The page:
According to Marxist and material analysis of texts the mentioning of something is equally important and revealing as what is not mentioned. This also applies to any feministic analysis made on the book. In this case meaning the lack of female characters that hold a central and meaningful, poly dimensional role of substance in the book. The only womenwho has a central position in the story is the narrowly depict Pinky Madam. The bare fact that only one woman in the book is thoroughly presented is highly revealing about the sort of “side kick” value that women have. Meaning, she has a social value as long as she is relevant in the life of a man. As I read more of the book, and the various working environments are revealed in, I see no trace ofwomen as servants or entrepreneurs.
Her character might, or might not, be portrayed to reflect the reality of Indian view on women and the socially constructed view of the roles of gender. It might, or might not be an exaduration of what is believed, by the outside world to be, the stereotypical and traditional view of women in India. This might, or might not, reflect the reality of India and itsview of men/women or whether it purely is Adigas interpretation of what he believes is the general view on the role of women in the social society of India . What would be most interesting to know, in the reflections upon Pinky Madam as a female representative in the book, would be which of all these ways (or possible other) did the author choose while writing the book and what the intentionswere when creating, the only women, Pinky Madam as a simple track persona. Now obviously the only person holding the answer to that question is Adiga himself. I’m not looking for that answer but I like to keep in mind, as a mental note, the different possibility of the purpose to why she is portrayed as the following, so that I don’t get to upset by her weakness and simplicity:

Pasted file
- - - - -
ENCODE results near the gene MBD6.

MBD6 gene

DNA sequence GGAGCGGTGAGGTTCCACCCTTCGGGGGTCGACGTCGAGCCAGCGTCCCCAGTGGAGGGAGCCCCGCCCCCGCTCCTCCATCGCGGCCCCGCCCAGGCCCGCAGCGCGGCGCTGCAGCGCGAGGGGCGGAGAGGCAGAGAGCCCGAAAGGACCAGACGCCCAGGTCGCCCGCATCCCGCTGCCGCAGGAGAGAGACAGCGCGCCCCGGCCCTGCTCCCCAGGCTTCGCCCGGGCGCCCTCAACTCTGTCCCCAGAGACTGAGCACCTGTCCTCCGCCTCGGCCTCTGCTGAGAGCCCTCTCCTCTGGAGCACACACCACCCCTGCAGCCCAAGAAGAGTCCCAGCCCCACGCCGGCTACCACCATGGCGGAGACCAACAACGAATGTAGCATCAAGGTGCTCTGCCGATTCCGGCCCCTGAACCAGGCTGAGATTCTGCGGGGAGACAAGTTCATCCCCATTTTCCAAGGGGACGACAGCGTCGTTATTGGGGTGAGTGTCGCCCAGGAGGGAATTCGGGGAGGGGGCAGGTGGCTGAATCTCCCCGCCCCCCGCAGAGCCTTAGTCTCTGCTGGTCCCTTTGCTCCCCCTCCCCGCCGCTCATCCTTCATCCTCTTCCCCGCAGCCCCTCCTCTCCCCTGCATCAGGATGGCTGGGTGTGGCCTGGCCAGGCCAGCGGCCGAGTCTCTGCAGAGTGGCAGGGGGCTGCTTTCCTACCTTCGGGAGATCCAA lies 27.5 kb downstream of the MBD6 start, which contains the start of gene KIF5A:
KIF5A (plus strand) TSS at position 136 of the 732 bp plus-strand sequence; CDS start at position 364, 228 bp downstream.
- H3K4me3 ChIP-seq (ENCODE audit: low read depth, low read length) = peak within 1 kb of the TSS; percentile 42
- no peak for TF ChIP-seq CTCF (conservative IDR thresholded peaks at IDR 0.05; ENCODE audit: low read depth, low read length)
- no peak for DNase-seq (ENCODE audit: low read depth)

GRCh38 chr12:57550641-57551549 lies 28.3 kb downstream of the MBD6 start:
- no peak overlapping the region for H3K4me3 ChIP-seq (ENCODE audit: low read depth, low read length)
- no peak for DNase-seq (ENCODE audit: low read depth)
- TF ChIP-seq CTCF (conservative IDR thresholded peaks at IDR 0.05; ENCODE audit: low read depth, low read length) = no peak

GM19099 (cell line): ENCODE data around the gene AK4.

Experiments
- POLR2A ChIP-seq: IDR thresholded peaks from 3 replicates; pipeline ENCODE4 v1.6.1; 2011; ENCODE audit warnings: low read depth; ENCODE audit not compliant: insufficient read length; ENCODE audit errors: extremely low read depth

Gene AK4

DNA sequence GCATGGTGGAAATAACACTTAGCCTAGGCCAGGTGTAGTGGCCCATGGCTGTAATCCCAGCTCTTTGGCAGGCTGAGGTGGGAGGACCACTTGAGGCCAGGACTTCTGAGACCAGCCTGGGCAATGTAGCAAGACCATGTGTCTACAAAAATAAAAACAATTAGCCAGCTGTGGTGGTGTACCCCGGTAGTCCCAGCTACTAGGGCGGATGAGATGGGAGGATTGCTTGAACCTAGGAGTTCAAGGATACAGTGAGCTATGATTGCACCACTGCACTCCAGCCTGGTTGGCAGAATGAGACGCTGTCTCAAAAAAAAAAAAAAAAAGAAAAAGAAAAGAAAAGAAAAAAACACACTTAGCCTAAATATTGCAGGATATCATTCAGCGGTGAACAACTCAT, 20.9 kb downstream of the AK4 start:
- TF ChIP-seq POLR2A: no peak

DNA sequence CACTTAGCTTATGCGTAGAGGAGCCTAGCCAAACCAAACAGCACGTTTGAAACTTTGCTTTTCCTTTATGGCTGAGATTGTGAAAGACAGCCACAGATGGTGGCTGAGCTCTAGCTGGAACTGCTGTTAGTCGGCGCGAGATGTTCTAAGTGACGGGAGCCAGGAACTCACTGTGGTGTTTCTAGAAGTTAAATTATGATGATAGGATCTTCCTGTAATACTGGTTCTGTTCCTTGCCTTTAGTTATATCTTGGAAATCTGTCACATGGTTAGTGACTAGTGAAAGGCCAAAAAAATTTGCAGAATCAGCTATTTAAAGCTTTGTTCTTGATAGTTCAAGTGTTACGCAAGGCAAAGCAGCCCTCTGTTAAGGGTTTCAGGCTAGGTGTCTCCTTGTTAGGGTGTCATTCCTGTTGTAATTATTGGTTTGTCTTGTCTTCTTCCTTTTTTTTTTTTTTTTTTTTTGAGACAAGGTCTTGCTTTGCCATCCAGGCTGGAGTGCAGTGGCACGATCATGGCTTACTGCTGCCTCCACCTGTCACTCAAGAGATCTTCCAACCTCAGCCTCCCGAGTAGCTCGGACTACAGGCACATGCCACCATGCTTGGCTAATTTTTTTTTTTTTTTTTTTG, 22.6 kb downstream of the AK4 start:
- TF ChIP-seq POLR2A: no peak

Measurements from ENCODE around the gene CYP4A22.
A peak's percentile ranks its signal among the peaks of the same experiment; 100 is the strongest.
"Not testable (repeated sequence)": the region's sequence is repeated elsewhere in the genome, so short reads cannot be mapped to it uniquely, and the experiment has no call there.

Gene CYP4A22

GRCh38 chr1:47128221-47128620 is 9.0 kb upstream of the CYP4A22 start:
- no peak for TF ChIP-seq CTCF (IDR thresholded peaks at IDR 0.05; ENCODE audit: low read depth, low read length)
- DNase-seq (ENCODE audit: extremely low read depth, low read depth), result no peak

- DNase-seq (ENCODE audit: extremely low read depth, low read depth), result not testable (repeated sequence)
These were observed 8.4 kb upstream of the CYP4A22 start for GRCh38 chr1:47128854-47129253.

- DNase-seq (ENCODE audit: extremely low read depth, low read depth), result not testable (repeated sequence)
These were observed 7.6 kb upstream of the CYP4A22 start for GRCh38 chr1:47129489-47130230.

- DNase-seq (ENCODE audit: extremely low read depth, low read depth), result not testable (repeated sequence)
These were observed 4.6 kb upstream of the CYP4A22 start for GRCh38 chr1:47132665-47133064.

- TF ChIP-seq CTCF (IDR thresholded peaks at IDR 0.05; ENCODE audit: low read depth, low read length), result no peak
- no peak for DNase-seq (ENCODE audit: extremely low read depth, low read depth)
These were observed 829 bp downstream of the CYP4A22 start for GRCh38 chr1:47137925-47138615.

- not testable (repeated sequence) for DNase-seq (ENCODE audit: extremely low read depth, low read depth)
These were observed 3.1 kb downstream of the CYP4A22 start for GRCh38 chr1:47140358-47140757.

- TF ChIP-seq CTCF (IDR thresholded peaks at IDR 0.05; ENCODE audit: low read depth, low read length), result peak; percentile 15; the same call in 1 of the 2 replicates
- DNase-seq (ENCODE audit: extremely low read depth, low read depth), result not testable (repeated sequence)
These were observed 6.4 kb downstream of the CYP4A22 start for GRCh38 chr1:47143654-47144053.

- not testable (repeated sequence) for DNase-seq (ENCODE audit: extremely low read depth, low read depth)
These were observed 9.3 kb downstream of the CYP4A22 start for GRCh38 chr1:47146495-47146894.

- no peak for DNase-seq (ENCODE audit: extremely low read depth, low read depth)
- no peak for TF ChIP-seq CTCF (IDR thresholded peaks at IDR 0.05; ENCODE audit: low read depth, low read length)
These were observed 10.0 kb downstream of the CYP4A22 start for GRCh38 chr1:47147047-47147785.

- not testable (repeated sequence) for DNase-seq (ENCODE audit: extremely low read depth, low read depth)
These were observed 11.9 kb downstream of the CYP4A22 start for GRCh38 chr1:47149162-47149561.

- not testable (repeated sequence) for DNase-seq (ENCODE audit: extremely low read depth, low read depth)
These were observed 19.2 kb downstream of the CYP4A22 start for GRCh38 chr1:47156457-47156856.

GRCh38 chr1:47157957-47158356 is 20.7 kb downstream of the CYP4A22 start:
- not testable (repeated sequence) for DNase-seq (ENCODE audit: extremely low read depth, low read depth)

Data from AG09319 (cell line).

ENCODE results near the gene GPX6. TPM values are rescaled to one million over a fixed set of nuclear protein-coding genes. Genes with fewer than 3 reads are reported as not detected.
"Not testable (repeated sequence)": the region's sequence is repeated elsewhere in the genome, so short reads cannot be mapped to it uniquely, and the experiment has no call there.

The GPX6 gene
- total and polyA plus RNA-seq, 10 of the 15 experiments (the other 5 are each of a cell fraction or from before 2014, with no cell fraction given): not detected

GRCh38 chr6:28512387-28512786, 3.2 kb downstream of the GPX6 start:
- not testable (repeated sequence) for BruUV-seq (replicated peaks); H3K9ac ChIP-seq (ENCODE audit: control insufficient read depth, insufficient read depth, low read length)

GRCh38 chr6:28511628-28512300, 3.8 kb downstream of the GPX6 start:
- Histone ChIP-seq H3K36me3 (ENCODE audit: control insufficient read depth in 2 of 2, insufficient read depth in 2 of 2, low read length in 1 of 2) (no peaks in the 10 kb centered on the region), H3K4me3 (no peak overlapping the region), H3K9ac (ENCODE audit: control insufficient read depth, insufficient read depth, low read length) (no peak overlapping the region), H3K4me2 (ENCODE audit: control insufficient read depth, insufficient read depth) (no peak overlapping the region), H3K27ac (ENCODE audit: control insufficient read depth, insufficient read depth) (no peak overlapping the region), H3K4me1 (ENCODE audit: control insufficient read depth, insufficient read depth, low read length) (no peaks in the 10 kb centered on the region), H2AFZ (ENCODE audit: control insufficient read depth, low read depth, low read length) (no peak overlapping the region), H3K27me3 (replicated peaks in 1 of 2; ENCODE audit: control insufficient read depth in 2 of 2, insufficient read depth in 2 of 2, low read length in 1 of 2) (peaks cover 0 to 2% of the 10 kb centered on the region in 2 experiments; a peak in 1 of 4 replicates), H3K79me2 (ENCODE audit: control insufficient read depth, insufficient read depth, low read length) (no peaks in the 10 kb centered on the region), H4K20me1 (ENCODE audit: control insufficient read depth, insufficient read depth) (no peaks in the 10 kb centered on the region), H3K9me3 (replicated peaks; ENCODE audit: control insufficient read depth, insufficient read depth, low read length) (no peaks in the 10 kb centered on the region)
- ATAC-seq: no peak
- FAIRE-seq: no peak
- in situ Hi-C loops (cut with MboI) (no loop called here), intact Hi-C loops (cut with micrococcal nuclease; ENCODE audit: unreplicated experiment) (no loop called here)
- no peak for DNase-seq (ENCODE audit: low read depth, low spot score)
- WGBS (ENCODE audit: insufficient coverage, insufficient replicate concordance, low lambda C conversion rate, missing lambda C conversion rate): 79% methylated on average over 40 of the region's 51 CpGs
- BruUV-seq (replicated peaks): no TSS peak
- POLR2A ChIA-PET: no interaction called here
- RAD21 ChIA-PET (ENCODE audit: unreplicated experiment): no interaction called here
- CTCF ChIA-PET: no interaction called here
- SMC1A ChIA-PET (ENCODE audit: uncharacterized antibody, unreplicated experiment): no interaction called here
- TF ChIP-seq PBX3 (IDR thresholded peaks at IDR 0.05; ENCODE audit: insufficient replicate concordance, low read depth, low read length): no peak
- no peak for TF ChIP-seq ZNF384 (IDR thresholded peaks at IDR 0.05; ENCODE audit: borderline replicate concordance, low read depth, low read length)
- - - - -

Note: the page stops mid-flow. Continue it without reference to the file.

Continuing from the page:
It isimpossible to see any complexity, indicating an element of independence or intelligence, in Pinky Madam as she, although, throughout the book is exposed to different incidents/events but responding to them with a limited range of emotional capability. Meaning, Pinky Madam always is whimsical, egocentric, high maintenance and somewhat sadistically patronizing and when stretching the shades onthe emotional pallet she will also show an uncontrolled hysteria. On page 133 for example it is briefly mentioned (but nevertheless still mentioned) how Balram always have to clean the car from all dozens of tissues that Pinky Madam will use in one day and then just throw away wherever inside the car. This confirms in a concrete way (not just buy a subjective disruption from Balram) howinconsiderate and egocentric she is.
Like a child- Gullible, unable to control herself when getting upset. It is illustrated several times (trough conversations when she does not get her way she will either start shouting and when getting no result just sit and be sour) how she behaves like a child who needs directions in learning when to control your feelings. She is alsogullible like a child when she comes to India in the belief that Mr. Ashok only will need a couple of month before they go back to the States. She is also not even involved with their plan but she is just waiting for her husband to take the lead and decide when they are ready. The same nature of situation occurs when they leave for Delhi for “business” and the stay for much longer thanwhat her husband had originally said they would, resulting in her (basically) begging with her “softest of voice” that she want to go, calling Ashok Ashoky. Furthermore, Pinky Madam is not self-sufficient nor has she any desire of so becoming.
Dealing with crisis- Pinky Madam has no self-command in dealing with crisis or canalizing her emotions and is estimated to need some...